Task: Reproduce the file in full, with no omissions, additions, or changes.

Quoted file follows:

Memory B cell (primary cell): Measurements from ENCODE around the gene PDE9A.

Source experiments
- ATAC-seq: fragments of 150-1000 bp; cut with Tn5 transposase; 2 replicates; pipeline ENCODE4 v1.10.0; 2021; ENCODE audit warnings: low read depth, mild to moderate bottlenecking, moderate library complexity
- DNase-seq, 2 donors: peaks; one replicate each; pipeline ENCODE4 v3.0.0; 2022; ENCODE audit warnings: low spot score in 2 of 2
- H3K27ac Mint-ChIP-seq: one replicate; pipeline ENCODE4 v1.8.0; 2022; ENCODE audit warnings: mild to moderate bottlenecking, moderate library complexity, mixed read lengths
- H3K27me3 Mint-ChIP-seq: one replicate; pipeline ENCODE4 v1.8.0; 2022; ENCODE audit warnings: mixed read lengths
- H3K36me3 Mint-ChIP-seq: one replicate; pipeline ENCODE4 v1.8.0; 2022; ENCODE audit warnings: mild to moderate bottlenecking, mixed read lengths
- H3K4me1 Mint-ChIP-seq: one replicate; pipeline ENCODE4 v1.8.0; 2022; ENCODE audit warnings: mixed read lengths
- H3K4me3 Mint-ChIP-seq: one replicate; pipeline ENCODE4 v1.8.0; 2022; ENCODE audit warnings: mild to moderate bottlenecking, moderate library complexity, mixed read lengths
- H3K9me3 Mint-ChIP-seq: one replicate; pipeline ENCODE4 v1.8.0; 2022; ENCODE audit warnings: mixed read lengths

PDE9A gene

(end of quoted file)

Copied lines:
Memory B cell (primary cell): Measurements from ENCODE around the gene PDE9A.

Source experiments
- ATAC-seq: fragments of 150-1000 bp; cut with Tn5 transposase; 2 replicates; pipeline ENCODE4 v1.10.0; 2021; ENCODE audit warnings: low read depth, mild to moderate bottlenecking, moderate library complexity
- DNase-seq, 2 donors: peaks; one replicate each; pipeline ENCODE4 v3.0.0; 2022; ENCODE audit warnings: low spot score in 2 of 2
- H3K27ac Mint-ChIP-seq: one replicate; pipeline ENCODE4 v1.8.0; 2022; ENCODE audit warnings: mild to moderate bottlenecking, moderate library complexity, mixed read lengths
- H3K27me3 Mint-ChIP-seq: one replicate; pipeline ENCODE4 v1.8.0; 2022; ENCODE audit warnings: mixed read lengths
- H3K36me3 Mint-ChIP-seq: one replicate; pipeline ENCODE4 v1.8.0; 2022; ENCODE audit warnings: mild to moderate bottlenecking, mixed read lengths
- H3K4me1 Mint-ChIP-seq: one replicate; pipeline ENCODE4 v1.8.0; 2022; ENCODE audit warnings: mixed read lengths
- H3K4me3 Mint-ChIP-seq: one replicate; pipeline ENCODE4 v1.8.0; 2022; ENCODE audit warnings: mild to moderate bottlenecking, moderate library complexity, mixed read lengths
- H3K9me3 Mint-ChIP-seq: one replicate; pipeline ENCODE4 v1.8.0; 2022; ENCODE audit warnings: mixed read lengths

PDE9A gene